WO2006065568A2 (en) * 2004-12-16 2006-06-22 Industrial Origami, Inc Sheet bending method and sheet
US20060207212A1 (en) * 2000-08-17 2006-09-21 Industrial Origami, Llc Precision-folded, high strength, fatigue-resistant structures and sheet therefor
US20060213245A1 (en) * 2000-08-17 2006-09-28 Industrial Origami, Llc Method and tooling for forming sheet material with bend controlling displacements
WO2006053197A3 (en) * 2004-11-09 2006-10-26 Ind Origami Llc Sheet bend controlling structures, dies and process
US20080293477A1 (en) * 2005-04-27 2008-11-27 Aruze Corp. Gaming machine
US7681781B2 (en) * 2005-08-29 2010-03-23 International Paper Company Octagonal bulk bin with self-locking gusset-fold bottom flaps
WO2010042847A1 (en) * 2008-10-10 2010-04-15 Depuy (Ireland) Cover
US20100122563A1 (en) * 2008-11-16 2010-05-20 Industrial Origami, Inc. Method and apparatus for forming bend-controlling straps in sheet material
US20100276247A1 (en) * 2009-05-04 2010-11-04 Enviro Chute LLC Recycling and environmental debris chute
US20110206897A1 (en) * 2010-02-19 2011-08-25 Knapp Kenneth D Lapped rolls of insulation and process for manufacturing same
US8438893B2 (en) 2006-10-26 2013-05-14 Industrial Origami, Inc. Method of forming two-dimensional sheet material into three-dimensional structure
US8505258B2 (en) 2000-08-17 2013-08-13 Industrial Origami, Inc. Load-bearing three-dimensional structure
US8834337B2 (en) 2010-06-07 2014-09-16 Robert Joseph Hannum Method of folding sheet materials via angled torsional strips
US8851362B2 (en) 2010-09-03 2014-10-07 Georgia-Pacific Corrugated Llc Packing container
US8936164B2 (en) 2012-07-06 2015-01-20 Industrial Origami, Inc. Solar panel rack
US9815585B2 (en) 2010-09-03 2017-11-14 Georgia-Pacific Corrugated Llc Reinforced packing container

Families Citing this family (1)

* Cited by examiner, † Cited by third party
Publication number Priority date Publication date Assignee Title
GB201320445D0 (en) * 2013-11-19 2014-01-01 Nortj Marthinus J Structural elements made from corrugated sheets

Citations (4)

* Cited by examiner, † Cited by third party
Publication number Priority date Publication date Assignee Title
US3281050A (en) * 1964-08-13 1966-10-25 Menasha Corp Collapsible tote boxes
US4792085A (en) * 1987-01-09 1988-12-20 Waring Iii John S Buckle-proof clamshell container
US5117973A (en) * 1990-04-30 1992-06-02 Gi.Bi.Effe S.R.L. Box with a supplementary raisable panel and offset creasing line holes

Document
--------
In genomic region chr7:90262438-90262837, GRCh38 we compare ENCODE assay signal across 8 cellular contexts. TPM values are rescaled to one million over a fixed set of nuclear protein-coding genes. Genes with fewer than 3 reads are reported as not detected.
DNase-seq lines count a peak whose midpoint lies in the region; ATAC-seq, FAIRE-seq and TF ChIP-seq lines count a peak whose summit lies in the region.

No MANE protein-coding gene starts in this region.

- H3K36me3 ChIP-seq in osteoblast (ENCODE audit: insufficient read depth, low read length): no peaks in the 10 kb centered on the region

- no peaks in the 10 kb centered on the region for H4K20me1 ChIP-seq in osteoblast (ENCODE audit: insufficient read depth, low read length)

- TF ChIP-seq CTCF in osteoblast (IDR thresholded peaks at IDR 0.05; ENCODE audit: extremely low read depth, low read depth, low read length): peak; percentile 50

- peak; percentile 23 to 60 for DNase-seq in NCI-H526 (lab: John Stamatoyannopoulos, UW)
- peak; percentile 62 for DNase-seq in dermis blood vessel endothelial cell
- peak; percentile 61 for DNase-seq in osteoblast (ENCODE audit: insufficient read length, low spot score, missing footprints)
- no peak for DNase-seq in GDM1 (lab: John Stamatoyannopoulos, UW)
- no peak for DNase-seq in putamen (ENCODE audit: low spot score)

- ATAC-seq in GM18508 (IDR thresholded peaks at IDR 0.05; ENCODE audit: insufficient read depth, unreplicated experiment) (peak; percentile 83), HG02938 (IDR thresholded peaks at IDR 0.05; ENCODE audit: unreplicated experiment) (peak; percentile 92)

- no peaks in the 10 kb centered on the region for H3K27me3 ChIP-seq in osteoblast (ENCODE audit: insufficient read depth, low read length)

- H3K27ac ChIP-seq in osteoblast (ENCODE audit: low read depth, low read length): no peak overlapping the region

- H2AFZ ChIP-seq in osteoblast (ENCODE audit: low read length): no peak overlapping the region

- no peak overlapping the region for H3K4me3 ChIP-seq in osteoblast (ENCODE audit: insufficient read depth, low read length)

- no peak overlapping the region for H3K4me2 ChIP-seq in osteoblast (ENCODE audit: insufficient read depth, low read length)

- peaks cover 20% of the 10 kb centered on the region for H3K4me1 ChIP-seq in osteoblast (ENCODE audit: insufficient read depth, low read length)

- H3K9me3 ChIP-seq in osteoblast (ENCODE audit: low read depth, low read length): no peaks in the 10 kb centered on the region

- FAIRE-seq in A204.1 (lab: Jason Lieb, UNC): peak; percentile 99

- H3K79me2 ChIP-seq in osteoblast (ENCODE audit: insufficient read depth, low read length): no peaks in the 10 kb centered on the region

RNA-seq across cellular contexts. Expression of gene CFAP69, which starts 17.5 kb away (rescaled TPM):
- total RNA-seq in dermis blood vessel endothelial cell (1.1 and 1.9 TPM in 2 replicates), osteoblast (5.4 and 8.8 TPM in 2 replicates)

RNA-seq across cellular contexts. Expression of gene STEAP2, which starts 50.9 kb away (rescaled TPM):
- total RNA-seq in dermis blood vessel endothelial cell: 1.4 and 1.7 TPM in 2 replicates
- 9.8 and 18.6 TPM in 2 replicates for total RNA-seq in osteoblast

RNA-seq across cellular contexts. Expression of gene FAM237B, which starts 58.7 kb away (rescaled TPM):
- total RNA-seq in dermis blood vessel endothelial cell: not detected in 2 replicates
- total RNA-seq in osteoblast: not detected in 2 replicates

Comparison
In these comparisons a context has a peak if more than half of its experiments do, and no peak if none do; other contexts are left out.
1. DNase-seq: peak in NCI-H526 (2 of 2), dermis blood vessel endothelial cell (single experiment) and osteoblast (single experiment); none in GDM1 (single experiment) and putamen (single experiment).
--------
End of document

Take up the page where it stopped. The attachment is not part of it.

US5692672A (en) * 1996-09-03 1997-12-02 Jefferson Smurfit Corporation Container end closure arrangement

Family Cites Families (3)

* Cited by examiner, † Cited by third party
Publication number Priority date Publication date Assignee Title
JPH035446U (en) * 1989-06-02 1991-01-21
JPH0542013Y2 (en) * 1989-10-19 1993-10-22
JPH07205956A (en) * 1993-12-31 1995-08-08 Shiseido Co Ltd Locking mechanism for bent piece of corrugated fiberboard box

Patent Citations (4)

* Cited by examiner, † Cited by third party
Publication number Priority date Publication date Assignee Title
US3281050A (en) * 1964-08-13 1966-10-25 Menasha Corp Collapsible tote boxes
US4792085A (en) * 1987-01-09 1988-12-20 Waring Iii John S Buckle-proof clamshell container
US5117973A (en) * 1990-04-30 1992-06-02 Gi.Bi.Effe S.R.L. Box with a supplementary raisable panel and offset creasing line holes
US5692672A (en) * 1996-09-03 1997-12-02 Jefferson Smurfit Corporation Container end closure arrangement

Cited By (63)

* Cited by examiner, † Cited by third party
Publication number Priority date Publication date Assignee Title
US7374810B2 (en) 2000-08-17 2008-05-20 Industrial Origami, Inc. Method for precision bending of sheet of materials, slit sheets fabrication process
US6481259B1 (en) * 2000-08-17 2002-11-19 Castle, Inc. Method for precision bending of a sheet of material and slit sheet therefor
US7643967B2 (en) 2000-08-17 2010-01-05 Industrial Original, Inc. Method of designing fold lines in sheet material
US7560155B2 (en) 2000-08-17 2009-07-14 Industrial Origami, Inc. Sheet material with bend controlling grooves defining a continuous web across a bend line and method for forming the same
US7534501B2 (en) 2000-08-17 2009-05-19 Industrial Origami, Inc. Precision-folded, high strength, fatigue-resistant structures and sheet therefor
US20040206152A1 (en) * 2000-08-17 2004-10-21 Durney Max W. Sheet material with bend controlling displacements and method for forming the same
US20050005670A1 (en) * 2000-08-17 2005-01-13 Durney Max W. Method of designing fold lines in sheet material